I think I am the most impressed with developments in the medical community.  3D printing tissues, organs, etc. But, I am super impressed with the 3D printer that can recycle plastic to make new parts!

You described the strong connection we feel with physical representation – beyond the emotional value of portraiture, why is access to 3D scanning and printing technologies increasingly important?

I am hoping 3D scanning and printing will help reduce our carbon footprint. If we could only produce what we need – we could reduce our landfill, we could reduce pollution in shipping parts via land, air, and sea. Creating objects from recycled plastic is a real game changer.

What makes the 3D printing industry particularly interesting for you?

The innovation and creativity in this field is amazing. There is so much development in this industry it’s impossible to keep up with it all!  What I like about 3D printing, is you are actually creating a physical product. It’s the new Industrial Revolution.

  • As a business person?

This is uncharted territory. There is so much to do and learn in this industry.  We have to figure out what direction to go. I think the key is to “fail fast!” If we try something and it doesn’t work – we need to drop it and move on.

  • As a woman?

A few things. I get more hugs from customers than I ever did in the corporate world. I get to express my creativity from the studio decor to our marketing material. That’s probably not the answer you were looking for! But, having a 3D studio and creating 3D figurines is an emotional purchase. We recently printed a sculpture for a mom with a 10-year-old and two 8-month-old twins. When she came to pick up the sculpture – I learned that the twins were foster children (she received them when they were two weeks old). She was only supposed to have them for two weeks. She just got word that she was going to lose them ☹ We both welled up with tears. But, she now has a beautiful memory of these little ones that blessed their home.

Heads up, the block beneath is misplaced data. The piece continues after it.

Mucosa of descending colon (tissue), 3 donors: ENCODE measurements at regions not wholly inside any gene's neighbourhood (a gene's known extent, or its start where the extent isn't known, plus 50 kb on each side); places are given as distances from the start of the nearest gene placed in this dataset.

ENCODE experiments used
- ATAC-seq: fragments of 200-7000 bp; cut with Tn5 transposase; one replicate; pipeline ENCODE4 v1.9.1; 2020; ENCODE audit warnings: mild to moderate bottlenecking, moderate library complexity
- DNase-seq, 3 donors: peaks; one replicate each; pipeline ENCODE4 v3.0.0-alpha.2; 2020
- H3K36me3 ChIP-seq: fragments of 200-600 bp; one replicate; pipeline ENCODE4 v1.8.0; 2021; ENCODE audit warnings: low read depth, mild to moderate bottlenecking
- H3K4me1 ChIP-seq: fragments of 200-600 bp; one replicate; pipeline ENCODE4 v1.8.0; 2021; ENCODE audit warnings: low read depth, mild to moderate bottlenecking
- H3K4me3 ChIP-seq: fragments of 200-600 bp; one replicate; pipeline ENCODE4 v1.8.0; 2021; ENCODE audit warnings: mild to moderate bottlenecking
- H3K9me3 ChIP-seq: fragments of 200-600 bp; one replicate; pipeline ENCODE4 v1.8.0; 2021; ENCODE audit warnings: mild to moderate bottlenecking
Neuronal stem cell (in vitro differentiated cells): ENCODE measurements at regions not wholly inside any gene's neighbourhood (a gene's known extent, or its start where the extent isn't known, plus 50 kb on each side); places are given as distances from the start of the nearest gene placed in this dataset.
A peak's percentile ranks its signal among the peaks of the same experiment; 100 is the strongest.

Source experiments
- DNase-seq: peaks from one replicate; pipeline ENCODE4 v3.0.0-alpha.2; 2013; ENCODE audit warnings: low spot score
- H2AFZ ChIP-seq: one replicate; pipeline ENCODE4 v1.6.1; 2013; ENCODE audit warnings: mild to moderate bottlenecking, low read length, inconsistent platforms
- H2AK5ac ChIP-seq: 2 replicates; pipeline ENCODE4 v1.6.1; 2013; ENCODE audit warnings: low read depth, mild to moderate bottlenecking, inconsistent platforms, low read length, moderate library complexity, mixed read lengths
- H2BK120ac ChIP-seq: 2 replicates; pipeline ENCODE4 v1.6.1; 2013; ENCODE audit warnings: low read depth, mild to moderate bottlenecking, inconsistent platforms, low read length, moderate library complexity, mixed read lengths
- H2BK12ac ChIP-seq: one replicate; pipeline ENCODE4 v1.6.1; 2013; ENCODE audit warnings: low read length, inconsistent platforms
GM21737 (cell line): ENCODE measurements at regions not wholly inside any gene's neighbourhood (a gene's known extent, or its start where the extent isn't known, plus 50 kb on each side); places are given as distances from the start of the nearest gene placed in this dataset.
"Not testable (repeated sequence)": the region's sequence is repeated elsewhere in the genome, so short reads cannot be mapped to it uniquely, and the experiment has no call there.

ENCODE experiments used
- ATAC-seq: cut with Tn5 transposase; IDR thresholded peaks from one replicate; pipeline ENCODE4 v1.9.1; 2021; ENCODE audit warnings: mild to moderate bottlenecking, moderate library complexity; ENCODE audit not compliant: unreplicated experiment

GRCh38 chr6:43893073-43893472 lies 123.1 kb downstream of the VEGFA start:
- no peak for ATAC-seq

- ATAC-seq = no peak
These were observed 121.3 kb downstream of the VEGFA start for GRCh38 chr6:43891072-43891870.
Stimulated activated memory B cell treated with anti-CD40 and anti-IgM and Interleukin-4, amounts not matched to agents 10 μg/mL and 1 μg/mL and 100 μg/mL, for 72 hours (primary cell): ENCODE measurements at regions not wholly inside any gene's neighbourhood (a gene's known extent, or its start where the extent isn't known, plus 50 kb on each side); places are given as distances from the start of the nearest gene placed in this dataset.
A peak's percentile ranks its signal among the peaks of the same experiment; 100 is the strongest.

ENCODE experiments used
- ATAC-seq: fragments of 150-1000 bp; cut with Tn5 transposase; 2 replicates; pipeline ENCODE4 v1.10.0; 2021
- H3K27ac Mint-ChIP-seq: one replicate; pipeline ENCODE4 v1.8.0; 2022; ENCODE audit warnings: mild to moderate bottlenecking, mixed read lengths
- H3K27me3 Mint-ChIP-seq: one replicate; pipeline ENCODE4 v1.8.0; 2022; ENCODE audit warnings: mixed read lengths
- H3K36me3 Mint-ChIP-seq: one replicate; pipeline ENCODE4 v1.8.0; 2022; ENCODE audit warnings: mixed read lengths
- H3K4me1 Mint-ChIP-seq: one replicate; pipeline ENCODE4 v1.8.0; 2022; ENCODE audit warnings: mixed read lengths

I often tell people our 3D prints are ‘Art.’ And what makes art so valuable is the story behind it. Each and every sculpture in our studio has a story which is priceless.

You mentioned some challenges when working with 3D software and printing processes. These are essential to your success – what do you think of the 3D industry today? And how would you like to see it evolve?

I think it’s just a matter of time before the software and hardware issues catch up to our imagination. Of course, I would like the software to be easier and more intuitive to use and the equipment to be more reliable, affordable.

In your opinion, how could we encourage more women to become involved with 3D Printing?

Exposure at a young age – teaching kids.

Favorite 3D tool (could be a software, machine, material…you name it)? Project 660 full-color printer. My future favorite will be the HP full-color printer.

Favorite moment in your day job? Nearly every day – people tell us we have the coolest store in Kirkland – they’ve never seen anything like this before.

What’s on your 3D Printing wishlist for the next 5 years? HP 560 Full Color Jet Fusion printer

Another inspiring woman you’d like us to interview? Alisa Yocum, President, STAX 3D in Phoenix AZ, and Etienne Koo, CEO and Co-founder, Twinster in Belgium

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Sarah O’Sell is an award-winning impact innovator with over 5 years entrepreneurial, technology, education, specialty food, and fashion leadership seeking to harness regenerative resources and empower communities to engineer business growth.